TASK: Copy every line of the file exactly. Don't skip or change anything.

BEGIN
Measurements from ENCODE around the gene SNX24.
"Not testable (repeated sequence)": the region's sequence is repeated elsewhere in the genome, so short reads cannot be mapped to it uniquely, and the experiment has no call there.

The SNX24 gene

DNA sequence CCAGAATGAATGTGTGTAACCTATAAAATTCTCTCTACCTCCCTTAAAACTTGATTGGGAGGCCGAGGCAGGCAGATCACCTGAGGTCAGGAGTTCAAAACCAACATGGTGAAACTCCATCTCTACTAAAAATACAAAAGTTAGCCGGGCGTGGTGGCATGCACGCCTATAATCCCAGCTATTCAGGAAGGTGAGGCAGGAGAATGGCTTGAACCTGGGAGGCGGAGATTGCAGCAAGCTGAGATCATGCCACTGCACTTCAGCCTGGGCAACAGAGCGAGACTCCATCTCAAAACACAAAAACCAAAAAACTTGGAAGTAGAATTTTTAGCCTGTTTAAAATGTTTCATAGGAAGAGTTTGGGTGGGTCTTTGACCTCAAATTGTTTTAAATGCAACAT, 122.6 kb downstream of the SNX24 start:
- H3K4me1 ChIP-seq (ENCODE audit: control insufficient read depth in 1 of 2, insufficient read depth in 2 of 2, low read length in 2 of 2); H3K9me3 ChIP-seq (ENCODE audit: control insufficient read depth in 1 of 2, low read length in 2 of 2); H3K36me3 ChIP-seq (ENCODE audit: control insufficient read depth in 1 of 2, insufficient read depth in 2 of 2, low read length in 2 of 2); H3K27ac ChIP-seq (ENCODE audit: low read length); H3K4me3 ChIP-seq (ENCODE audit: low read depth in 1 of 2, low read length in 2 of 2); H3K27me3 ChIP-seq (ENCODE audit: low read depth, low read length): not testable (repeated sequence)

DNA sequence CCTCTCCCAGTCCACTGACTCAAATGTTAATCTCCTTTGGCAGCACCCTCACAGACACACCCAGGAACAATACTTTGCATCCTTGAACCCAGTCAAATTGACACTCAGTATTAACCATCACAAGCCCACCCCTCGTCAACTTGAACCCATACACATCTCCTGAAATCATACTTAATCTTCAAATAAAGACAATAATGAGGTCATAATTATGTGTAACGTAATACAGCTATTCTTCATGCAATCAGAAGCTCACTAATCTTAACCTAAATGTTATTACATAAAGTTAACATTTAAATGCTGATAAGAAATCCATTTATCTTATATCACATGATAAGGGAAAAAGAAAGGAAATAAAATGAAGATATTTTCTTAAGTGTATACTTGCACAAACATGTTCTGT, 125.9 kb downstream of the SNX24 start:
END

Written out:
Measurements from ENCODE around the gene SNX24.
"Not testable (repeated sequence)": the region's sequence is repeated elsewhere in the genome, so short reads cannot be mapped to it uniquely, and the experiment has no call there.

The SNX24 gene

DNA sequence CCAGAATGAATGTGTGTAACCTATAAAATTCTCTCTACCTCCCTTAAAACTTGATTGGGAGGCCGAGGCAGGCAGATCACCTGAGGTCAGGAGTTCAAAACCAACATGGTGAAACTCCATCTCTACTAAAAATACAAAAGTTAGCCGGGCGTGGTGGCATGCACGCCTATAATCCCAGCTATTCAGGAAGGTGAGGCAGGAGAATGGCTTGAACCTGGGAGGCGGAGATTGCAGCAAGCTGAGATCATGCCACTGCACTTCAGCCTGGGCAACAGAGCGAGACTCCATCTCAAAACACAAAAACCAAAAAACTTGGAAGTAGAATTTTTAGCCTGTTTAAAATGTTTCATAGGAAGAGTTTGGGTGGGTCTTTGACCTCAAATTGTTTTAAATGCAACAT, 122.6 kb downstream of the SNX24 start:
- H3K4me1 ChIP-seq (ENCODE audit: control insufficient read depth in 1 of 2, insufficient read depth in 2 of 2, low read length in 2 of 2); H3K9me3 ChIP-seq (ENCODE audit: control insufficient read depth in 1 of 2, low read length in 2 of 2); H3K36me3 ChIP-seq (ENCODE audit: control insufficient read depth in 1 of 2, insufficient read depth in 2 of 2, low read length in 2 of 2); H3K27ac ChIP-seq (ENCODE audit: low read length); H3K4me3 ChIP-seq (ENCODE audit: low read depth in 1 of 2, low read length in 2 of 2); H3K27me3 ChIP-seq (ENCODE audit: low read depth, low read length): not testable (repeated sequence)

DNA sequence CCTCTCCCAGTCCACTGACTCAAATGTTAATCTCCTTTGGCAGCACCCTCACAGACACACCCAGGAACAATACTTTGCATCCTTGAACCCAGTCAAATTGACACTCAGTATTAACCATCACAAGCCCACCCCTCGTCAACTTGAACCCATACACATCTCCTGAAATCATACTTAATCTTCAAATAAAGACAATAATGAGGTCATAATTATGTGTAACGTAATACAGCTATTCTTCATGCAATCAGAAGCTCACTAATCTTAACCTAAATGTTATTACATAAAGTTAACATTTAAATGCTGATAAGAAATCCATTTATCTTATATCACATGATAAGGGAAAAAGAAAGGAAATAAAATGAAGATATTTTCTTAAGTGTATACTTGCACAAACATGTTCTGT, 125.9 kb downstream of the SNX24 start: